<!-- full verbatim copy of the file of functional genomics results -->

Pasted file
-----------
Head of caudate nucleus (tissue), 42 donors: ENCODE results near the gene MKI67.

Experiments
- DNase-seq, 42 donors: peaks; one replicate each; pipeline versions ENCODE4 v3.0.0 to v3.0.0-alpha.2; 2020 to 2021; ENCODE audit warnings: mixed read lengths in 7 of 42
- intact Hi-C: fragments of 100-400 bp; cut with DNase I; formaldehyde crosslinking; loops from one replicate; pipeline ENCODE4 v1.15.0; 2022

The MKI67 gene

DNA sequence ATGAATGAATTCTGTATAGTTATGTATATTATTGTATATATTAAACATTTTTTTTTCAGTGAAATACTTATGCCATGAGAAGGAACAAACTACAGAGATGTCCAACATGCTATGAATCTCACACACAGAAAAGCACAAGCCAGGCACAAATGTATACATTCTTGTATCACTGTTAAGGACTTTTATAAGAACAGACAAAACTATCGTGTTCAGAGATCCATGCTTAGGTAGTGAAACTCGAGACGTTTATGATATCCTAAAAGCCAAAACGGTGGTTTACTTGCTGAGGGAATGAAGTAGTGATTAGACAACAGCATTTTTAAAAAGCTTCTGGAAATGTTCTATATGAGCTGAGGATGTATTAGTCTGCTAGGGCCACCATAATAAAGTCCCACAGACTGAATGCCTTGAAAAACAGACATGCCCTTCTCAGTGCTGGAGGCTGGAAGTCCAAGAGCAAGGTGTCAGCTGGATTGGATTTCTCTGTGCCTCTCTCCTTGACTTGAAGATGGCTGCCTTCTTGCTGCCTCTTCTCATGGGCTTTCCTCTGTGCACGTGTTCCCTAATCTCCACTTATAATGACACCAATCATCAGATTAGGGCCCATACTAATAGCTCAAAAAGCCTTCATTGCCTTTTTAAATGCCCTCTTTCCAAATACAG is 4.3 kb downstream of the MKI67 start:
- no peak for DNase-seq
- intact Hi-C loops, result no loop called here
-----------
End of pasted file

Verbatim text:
Head of caudate nucleus (tissue), 42 donors: ENCODE results near the gene MKI67.

Experiments
- DNase-seq, 42 donors: peaks; one replicate each; pipeline versions ENCODE4 v3.0.0 to v3.0.0-alpha.2; 2020 to 2021; ENCODE audit warnings: mixed read lengths in 7 of 42
- intact Hi-C: fragments of 100-400 bp; cut with DNase I; formaldehyde crosslinking; loops from one replicate; pipeline ENCODE4 v1.15.0; 2022

The MKI67 gene

DNA sequence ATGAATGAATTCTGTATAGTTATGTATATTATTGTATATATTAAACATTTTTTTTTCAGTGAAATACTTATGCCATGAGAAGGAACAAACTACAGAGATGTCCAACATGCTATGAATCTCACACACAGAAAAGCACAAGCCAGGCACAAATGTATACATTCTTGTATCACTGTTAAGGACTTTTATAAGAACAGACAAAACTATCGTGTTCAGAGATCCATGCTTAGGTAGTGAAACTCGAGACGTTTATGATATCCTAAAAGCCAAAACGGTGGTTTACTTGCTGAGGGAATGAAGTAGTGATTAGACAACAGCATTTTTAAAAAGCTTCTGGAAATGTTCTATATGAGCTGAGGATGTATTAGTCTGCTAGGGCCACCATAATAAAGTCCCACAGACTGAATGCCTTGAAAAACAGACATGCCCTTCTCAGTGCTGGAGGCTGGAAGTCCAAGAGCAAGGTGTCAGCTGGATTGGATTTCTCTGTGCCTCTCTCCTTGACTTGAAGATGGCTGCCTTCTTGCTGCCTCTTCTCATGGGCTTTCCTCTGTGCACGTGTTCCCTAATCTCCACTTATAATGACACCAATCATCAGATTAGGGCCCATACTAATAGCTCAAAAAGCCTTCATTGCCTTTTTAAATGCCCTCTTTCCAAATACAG is 4.3 kb downstream of the MKI67 start:
- no peak for DNase-seq
- intact Hi-C loops, result no loop called here